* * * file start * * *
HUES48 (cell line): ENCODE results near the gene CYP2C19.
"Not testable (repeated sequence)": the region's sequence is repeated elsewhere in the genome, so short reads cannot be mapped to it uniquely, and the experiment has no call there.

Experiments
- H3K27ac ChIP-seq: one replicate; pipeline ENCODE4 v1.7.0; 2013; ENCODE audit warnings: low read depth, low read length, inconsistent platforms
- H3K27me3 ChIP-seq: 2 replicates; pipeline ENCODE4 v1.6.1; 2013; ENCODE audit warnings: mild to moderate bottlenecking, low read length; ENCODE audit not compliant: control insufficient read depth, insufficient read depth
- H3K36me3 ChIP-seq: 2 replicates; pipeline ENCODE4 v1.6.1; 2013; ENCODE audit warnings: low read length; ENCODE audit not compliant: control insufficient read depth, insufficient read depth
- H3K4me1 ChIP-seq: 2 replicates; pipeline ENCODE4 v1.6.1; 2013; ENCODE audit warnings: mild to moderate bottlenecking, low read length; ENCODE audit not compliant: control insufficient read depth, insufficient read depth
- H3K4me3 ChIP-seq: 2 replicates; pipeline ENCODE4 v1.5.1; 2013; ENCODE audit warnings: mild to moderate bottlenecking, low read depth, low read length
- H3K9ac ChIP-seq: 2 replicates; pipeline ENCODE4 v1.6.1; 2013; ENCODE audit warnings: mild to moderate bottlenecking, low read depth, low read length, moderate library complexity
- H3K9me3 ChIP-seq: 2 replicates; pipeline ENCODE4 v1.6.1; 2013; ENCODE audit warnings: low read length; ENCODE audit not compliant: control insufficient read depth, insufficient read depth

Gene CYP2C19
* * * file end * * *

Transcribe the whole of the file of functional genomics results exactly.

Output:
HUES48 (cell line): ENCODE results near the gene CYP2C19.
"Not testable (repeated sequence)": the region's sequence is repeated elsewhere in the genome, so short reads cannot be mapped to it uniquely, and the experiment has no call there.

Experiments
- H3K27ac ChIP-seq: one replicate; pipeline ENCODE4 v1.7.0; 2013; ENCODE audit warnings: low read depth, low read length, inconsistent platforms
- H3K27me3 ChIP-seq: 2 replicates; pipeline ENCODE4 v1.6.1; 2013; ENCODE audit warnings: mild to moderate bottlenecking, low read length; ENCODE audit not compliant: control insufficient read depth, insufficient read depth
- H3K36me3 ChIP-seq: 2 replicates; pipeline ENCODE4 v1.6.1; 2013; ENCODE audit warnings: low read length; ENCODE audit not compliant: control insufficient read depth, insufficient read depth
- H3K4me1 ChIP-seq: 2 replicates; pipeline ENCODE4 v1.6.1; 2013; ENCODE audit warnings: mild to moderate bottlenecking, low read length; ENCODE audit not compliant: control insufficient read depth, insufficient read depth
- H3K4me3 ChIP-seq: 2 replicates; pipeline ENCODE4 v1.5.1; 2013; ENCODE audit warnings: mild to moderate bottlenecking, low read depth, low read length
- H3K9ac ChIP-seq: 2 replicates; pipeline ENCODE4 v1.6.1; 2013; ENCODE audit warnings: mild to moderate bottlenecking, low read depth, low read length, moderate library complexity
- H3K9me3 ChIP-seq: 2 replicates; pipeline ENCODE4 v1.6.1; 2013; ENCODE audit warnings: low read length; ENCODE audit not compliant: control insufficient read depth, insufficient read depth

Gene CYP2C19